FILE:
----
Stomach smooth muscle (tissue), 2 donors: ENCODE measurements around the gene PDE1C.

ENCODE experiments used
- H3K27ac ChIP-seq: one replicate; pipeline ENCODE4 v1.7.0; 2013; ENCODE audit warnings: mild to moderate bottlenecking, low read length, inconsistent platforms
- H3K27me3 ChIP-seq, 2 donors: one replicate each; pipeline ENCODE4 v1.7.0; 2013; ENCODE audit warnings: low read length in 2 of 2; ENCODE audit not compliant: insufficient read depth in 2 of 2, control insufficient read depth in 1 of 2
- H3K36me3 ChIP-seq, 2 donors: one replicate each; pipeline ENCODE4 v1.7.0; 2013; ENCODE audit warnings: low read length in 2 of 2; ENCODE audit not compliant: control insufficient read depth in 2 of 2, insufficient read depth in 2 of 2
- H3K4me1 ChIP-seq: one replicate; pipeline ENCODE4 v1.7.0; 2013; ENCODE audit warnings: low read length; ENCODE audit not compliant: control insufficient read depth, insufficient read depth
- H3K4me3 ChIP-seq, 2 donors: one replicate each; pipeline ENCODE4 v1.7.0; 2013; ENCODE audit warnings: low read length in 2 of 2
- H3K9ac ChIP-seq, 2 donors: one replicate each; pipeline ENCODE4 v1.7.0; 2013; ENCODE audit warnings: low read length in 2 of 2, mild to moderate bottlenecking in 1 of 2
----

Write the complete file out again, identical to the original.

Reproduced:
Stomach smooth muscle (tissue), 2 donors: ENCODE measurements around the gene PDE1C.

ENCODE experiments used
- H3K27ac ChIP-seq: one replicate; pipeline ENCODE4 v1.7.0; 2013; ENCODE audit warnings: mild to moderate bottlenecking, low read length, inconsistent platforms
- H3K27me3 ChIP-seq, 2 donors: one replicate each; pipeline ENCODE4 v1.7.0; 2013; ENCODE audit warnings: low read length in 2 of 2; ENCODE audit not compliant: insufficient read depth in 2 of 2, control insufficient read depth in 1 of 2
- H3K36me3 ChIP-seq, 2 donors: one replicate each; pipeline ENCODE4 v1.7.0; 2013; ENCODE audit warnings: low read length in 2 of 2; ENCODE audit not compliant: control insufficient read depth in 2 of 2, insufficient read depth in 2 of 2
- H3K4me1 ChIP-seq: one replicate; pipeline ENCODE4 v1.7.0; 2013; ENCODE audit warnings: low read length; ENCODE audit not compliant: control insufficient read depth, insufficient read depth
- H3K4me3 ChIP-seq, 2 donors: one replicate each; pipeline ENCODE4 v1.7.0; 2013; ENCODE audit warnings: low read length in 2 of 2
- H3K9ac ChIP-seq, 2 donors: one replicate each; pipeline ENCODE4 v1.7.0; 2013; ENCODE audit warnings: low read length in 2 of 2, mild to moderate bottlenecking in 1 of 2